(d) my religious belief.
If I am worried that my children, who I love very much, will not believe something I tell them, such as "smoking is bad for you," I should:
(a) have our family doctor explain to them the various ill effects of smoking.
(b) show them a docu.mentary produced by the National Inst.itute for health on the topic.
(c) set a good example for them by not smoking; or
(d) refuse to give them any evidence of the ill effects of smoking, insist they rely on faith and then take them out into the backyard and burn them to death if I ever catch them smoking.
you write a 10 question multiple choice test to no one, you are:
a) an idiot.
Your arrogance is on full display.....this is a very shameful post
I don't know what religion you have been exposed to, but it sounds awful. Surely it isn't a Church of God, but rather one that is a wolf in sheep's clothing. You need only ask yourself one thing...Why do I have a brain that allows me to rationalize, superior to any other living mammal on earth?
Most of us uphold the same beliefs. Murder is so wrong and horrid. Lying only leads to more wrongs. Cheating on your spouse causes hurt and pain. Too much of anything is bad for your body, so why do it? Envy only leads to bitterness and can lead to dangerous thoughts. Hatred towards your fellow people is ignorant and selfish. Really, we are all on the same side. The side where we have a brain. The side where we have the right to make our own decisions. The side where we can all rationalize that some decisions are just wrong.
I find it highly ironic that people who may think they are sinners in other people eyes say, "Don't judge me!" Then they turn right around and judge a Christian for believing in what they believe in. An atheist who is so sure they are right and condemn other people for their beliefs, are no better than any group of Christians who believe only they hold the key to the Kingdom of God. Don't shut your eyes yet my friend.
I was never good on tests...I'll say the answer is 42
How are you going to get people to go to church if you don't scare them?
The Problem With Miracles (Sam Harris) (corrected link)
What is heaven supposed to be if there is no he11? Oh wait....GREAT IDEA! Lets just make sure everyone knows that its all imaginary – no sky-wizard and no fire-wizard. After thats out of the way, we can work on getting congress cleared out.
He is referring to the words of Jesus, even though the earliest of these scriptures were written many years after Jesus' death by people who didn't even know him! What a joke. I am not religious, but if Jesus were alive today he would be disgusted by the joke that is religion today
Why do they do this?
Okay, think about this...
Jesus answered, Neither hath this man sinned, nor his parents: but that the works of God should be made manifest in him.
Okay... so this man's condition was not due to his parent's sin, nor his own. So, why does religion think we are held accountable for the sin of Adam and Eve. We had nothing to do with it, we can't undo it.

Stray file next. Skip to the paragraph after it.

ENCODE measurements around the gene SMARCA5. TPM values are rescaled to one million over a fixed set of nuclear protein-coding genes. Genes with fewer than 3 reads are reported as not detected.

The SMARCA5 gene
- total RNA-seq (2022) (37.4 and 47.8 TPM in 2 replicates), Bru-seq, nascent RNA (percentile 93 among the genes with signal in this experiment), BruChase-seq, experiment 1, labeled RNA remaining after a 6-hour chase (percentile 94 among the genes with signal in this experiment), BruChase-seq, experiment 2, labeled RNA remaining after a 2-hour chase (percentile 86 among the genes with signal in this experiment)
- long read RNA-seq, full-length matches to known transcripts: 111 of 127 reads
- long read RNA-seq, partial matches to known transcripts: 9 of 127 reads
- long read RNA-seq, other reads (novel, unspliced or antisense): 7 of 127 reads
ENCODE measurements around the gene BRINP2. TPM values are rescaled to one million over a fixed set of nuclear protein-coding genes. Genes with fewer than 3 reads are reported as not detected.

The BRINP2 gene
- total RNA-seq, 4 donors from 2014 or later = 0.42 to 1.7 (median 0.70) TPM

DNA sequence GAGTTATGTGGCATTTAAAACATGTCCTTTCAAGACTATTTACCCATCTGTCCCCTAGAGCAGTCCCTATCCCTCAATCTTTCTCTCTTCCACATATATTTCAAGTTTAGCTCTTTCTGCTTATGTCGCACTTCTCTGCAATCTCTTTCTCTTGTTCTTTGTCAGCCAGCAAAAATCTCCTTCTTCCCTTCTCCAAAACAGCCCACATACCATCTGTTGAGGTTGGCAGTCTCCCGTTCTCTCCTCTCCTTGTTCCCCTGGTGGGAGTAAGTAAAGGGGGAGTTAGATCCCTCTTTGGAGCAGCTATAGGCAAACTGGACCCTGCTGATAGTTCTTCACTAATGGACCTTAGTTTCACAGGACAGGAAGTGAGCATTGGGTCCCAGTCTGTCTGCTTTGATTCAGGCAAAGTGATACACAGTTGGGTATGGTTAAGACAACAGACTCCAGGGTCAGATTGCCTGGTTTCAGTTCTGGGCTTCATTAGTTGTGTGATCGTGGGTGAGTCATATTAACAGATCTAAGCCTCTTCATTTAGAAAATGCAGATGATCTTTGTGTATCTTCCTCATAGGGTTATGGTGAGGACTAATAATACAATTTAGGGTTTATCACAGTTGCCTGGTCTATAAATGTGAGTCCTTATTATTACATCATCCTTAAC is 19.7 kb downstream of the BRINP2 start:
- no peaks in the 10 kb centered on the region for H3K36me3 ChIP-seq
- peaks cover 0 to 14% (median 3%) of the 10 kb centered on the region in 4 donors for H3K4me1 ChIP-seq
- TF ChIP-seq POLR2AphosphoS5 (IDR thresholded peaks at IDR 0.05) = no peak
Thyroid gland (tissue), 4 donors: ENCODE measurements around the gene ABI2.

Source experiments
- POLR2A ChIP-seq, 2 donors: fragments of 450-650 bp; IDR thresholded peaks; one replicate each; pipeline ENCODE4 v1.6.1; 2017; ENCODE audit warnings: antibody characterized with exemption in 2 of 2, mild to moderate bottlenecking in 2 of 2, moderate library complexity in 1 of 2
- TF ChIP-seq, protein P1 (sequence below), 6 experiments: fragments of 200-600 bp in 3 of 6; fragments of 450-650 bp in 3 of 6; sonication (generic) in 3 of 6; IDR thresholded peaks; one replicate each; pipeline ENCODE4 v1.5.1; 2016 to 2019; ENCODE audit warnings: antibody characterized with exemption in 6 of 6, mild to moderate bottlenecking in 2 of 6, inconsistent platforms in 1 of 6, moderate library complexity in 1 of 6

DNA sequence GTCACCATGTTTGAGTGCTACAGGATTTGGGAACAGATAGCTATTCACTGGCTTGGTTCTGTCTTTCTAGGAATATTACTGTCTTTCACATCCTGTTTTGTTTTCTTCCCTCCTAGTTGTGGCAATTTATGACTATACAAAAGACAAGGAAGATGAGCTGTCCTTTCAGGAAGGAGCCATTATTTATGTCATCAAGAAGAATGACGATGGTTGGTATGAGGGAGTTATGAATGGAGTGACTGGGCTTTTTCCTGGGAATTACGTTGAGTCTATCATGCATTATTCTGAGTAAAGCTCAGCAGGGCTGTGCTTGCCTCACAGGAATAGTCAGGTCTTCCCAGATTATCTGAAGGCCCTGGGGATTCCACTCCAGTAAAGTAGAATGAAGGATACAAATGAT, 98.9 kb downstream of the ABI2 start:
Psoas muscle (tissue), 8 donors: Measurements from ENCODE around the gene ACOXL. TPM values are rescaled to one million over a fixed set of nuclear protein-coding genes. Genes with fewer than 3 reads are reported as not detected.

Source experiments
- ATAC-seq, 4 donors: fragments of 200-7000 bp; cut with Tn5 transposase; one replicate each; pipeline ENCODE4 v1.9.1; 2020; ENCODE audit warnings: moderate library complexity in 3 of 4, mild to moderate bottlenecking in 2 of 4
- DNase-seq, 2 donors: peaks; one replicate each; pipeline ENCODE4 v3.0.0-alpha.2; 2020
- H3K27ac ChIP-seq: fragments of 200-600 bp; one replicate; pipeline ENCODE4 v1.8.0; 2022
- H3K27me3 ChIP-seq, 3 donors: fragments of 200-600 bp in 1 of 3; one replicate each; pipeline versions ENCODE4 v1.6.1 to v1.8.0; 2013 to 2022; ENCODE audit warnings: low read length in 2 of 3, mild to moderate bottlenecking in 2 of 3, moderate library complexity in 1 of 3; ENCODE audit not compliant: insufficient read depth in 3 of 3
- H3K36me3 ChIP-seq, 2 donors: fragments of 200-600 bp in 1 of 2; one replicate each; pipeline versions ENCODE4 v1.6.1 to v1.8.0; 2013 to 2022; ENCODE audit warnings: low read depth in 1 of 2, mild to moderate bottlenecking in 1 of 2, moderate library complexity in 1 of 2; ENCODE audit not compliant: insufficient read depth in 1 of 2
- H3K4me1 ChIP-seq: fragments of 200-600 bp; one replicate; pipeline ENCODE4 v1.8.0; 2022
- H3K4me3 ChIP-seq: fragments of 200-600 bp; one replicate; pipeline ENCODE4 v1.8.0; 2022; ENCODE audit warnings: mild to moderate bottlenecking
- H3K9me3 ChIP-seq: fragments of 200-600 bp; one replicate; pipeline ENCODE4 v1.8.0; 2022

This is not logical thinking. I would think God (having ultimate knowledge of the universe) would be logical above all things.
Personnally, I think Constantine played around with the scriptures just as we all know King James did. Besides, just what makes rulers Bible scholars and interpreters? Again, not logical.
You need to read the verses before and after that to fully understand. Just reading that one verse gives a misunderstanding to the message.
But Mark, why would that be the case if the bible were the perfect word of God? Why wouldn't it be clear and straightforward, as opposed to requiring careful – and counter-intuitive – interpretation?
Jesus was talking that sin doesn't cause physical affliction (i.e. Blindness). Jesus was talking of a blind man passing by to his disciple.
Okay, so that verse has a specific context and specific meaning, but others are sweeping metaphors for all of humanity? How do you know the difference?
Just like any book of instruction, you must read it thoroughly before you apply it. If you read a mechanic's book to fix the alternator and follow step 3, ignoring to unplug the device from electricity before testing it, you will be in for a big shock. The verses in the bible are to be read in segments.
Every verse is written in groups of sentences usually starting as a short story starts. Those wanted to understand the Bible better should understand that. No one told me this, I had to learn myself by reading it and understanding its context.
But when Jesus says you must hate your family to be his disciple, that's just a figure of speech, right? On what basis do you differentiate? Your own moral sense, of course. We innately know better than the actual "perfect word of God" and if you believe, you rationalize your way around the parts that are clearly wrong.
That is a good question. I use a logical approach in determining the Bible. One rule I use is I consider the Bible, God's diary. I try to imagine if I could see the whole world and know all the innner thoughts of people, why would I write that specific passage(s). A second rule I use is that I read it like a Short Story with God as the narator, considering why God chose each piece to add to. Thrid rule, I accept it is inspired by God and that God would only put out a book if he intended it to be used for a specific reason (i.e. mechanic manual to help mechanics do their job, newspaper article to inform the reader, etc.).